May 26, 2015 / 5:41 AM / 5 years ago

Poll surge raises election win prospect for Canada's leftist NDP

OTTAWA (Reuters) - A surge in support for Canada’s left-leaning New Democrats is forcing strategists and investors to consider a once unthinkable prospect - the party which has never governed federally might now win the October election.

New Democratic Party leader Thomas Mulcair speaks during Question Period in the House of Commons on Parliament Hill in Ottawa May 26, 2015. REUTERS/Chris Wattie

The New Democratic Party (NDP) scored a stunning upset in Alberta’s provincial election this month, ending four decades of Progressive Conservative rule. And after two years at a distant third in national polls it is now at or near the top.

The NDP still faces a formidable opponent in the governing Conservatives, who have held power for more than nine years. The party has a large war chest and Prime Minister Stephen Harper is an experienced campaigner.

But the fact that people are talking about the possibility of a federal NDP government is a shock, said University of Toronto political scientist Nelson Wiseman.

“I would have given 1,000 to one (odds) to anybody – four months ago – that the NDP wouldn’t form a government,” he said.

The NDP has pledged higher taxes on corporate profits and stock options, tougher climate change action, increased minimum wage in federally regulated industries, and a pull-out from the coalition fighting Islamic State militants in Iraq and Syria.

“This is an ideology that is not corporate-friendly,” said David Cockfield, portfolio manager at Northland Wealth Management in Toronto, who said he would likely invest more outside of Canada after an NDP win.

Only last year, the party eliminated the word “socialism” from its constitution. Leader Thomas Mulcair, 60, a former provincial politician from Quebec, has sought to assure voters a federal NDP government would be fiscally responsible.

The NDP surged to official opposition status in the 2011 election, due largely to the personal popularity of then-leader Jack Layton, who died soon afterwards.

Mulcair replaced Layton but was soon eclipsed by former Prime Minister Pierre Trudeau’s son Justin, 43, who took over as Liberal leader in 2013 promoting “Hope and Hard Work,” echoing U.S. President Barack Obama’s “Hope and Change.”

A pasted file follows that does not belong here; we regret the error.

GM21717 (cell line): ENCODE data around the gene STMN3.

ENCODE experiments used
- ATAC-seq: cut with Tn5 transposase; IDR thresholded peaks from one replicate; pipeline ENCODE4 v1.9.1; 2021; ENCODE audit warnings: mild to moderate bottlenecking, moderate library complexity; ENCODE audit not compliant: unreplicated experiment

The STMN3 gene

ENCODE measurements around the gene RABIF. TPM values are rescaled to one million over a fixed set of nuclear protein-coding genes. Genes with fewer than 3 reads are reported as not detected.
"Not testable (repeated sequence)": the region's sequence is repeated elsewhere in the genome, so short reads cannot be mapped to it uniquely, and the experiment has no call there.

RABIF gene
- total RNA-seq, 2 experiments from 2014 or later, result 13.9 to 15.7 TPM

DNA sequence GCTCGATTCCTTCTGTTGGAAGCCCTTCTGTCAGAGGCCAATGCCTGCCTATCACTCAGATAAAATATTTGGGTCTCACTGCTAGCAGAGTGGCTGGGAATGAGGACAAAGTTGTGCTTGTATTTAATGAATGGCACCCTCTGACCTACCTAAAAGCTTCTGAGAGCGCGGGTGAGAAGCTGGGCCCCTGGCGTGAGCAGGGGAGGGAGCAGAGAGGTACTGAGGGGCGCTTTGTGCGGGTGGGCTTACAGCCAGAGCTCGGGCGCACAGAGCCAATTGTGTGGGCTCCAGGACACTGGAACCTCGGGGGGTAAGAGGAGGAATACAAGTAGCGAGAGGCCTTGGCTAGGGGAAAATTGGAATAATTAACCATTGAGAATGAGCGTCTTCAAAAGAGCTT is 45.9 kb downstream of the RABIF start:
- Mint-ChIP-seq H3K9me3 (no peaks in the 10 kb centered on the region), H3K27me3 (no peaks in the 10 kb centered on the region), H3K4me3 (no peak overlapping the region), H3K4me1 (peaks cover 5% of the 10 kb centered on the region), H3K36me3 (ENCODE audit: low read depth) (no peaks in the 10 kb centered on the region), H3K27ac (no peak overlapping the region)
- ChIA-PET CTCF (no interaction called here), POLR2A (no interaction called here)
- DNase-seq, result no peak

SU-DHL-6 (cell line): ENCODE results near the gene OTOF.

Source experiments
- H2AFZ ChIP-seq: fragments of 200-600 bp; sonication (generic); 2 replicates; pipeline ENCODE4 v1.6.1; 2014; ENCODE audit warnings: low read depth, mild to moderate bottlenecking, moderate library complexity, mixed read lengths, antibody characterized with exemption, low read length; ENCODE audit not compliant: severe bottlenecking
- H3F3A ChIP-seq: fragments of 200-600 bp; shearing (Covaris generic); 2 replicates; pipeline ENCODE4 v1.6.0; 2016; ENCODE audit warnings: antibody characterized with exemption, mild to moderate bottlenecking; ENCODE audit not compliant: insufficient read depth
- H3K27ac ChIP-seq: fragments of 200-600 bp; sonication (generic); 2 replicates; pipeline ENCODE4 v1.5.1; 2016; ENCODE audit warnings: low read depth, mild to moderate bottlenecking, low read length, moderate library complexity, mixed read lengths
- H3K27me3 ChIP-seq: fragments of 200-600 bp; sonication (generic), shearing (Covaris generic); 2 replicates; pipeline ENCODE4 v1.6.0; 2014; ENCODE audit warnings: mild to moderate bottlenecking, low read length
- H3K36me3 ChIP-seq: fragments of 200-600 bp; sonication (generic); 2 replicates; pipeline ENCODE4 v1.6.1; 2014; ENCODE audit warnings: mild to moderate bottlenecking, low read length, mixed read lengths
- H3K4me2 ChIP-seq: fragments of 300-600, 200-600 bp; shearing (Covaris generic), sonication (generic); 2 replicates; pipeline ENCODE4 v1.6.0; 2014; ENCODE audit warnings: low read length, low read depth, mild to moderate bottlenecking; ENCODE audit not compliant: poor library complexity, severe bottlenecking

Both Harper, 56, and Mulcair have sought to cast doubt on whether Trudeau has the gravitas to lead Canada, and his support has eroded.

An Ekos poll released on Friday put the Liberals in third at 26.1 percent, behind the NDP’s 29.6 percent and the Conservatives’ 28.1 percent.

Ipsos Reid pollster Darrell Bricker likened the electorate to a hibernating bear, often inattentive, but said the Alberta election “seems to have caught the bear’s attention.”

The NDP’s win in Alberta sent Canadian oil and gas shares tumbling on fears of higher corporate taxes and royalty payments to government. President Rahim Madhavji sees an NDP win weakening the Canadian dollar, something he thinks the party would welcome because it would help manufacturers. He said it could also effectively eliminate growth in the oil sands and deter foreign investment with higher corporate taxes.

“Sentiment could sour in terms of Canada as an investment opportunity,” he said.

An NDP government could also cool the housing market, hurting bank profits, but might spend more on public infrastructure, said Youssef Zohny, portfolio manager at StennerZohny Investment Partners+.

Still, many investors are skeptical NDP support will hold into October. Pollsters note that up to a point, NDP strength can help the Conservatives by drawing votes from the Liberals.

By contrast, in Alberta the right-wing vote was split, helping the NDP.

“I would not extrapolate the NDP’s success in Alberta to the federal election,” said Ed Devlin, head of Canadian portfolio management at bond giant Pimco. “Losing Alberta is a bit of a concern for PM Harper’s Conservatives, but the federal election is about much different issues and personalities.”

Additional reporting by Mike De Souza, David Ljunggren and Leah Schnurr in Ottawa, Alastair Sharp and Solarina Ho in Toronto and Jennifer Ablan in New York. Editing by Jeffrey Hodgson and John Pickering

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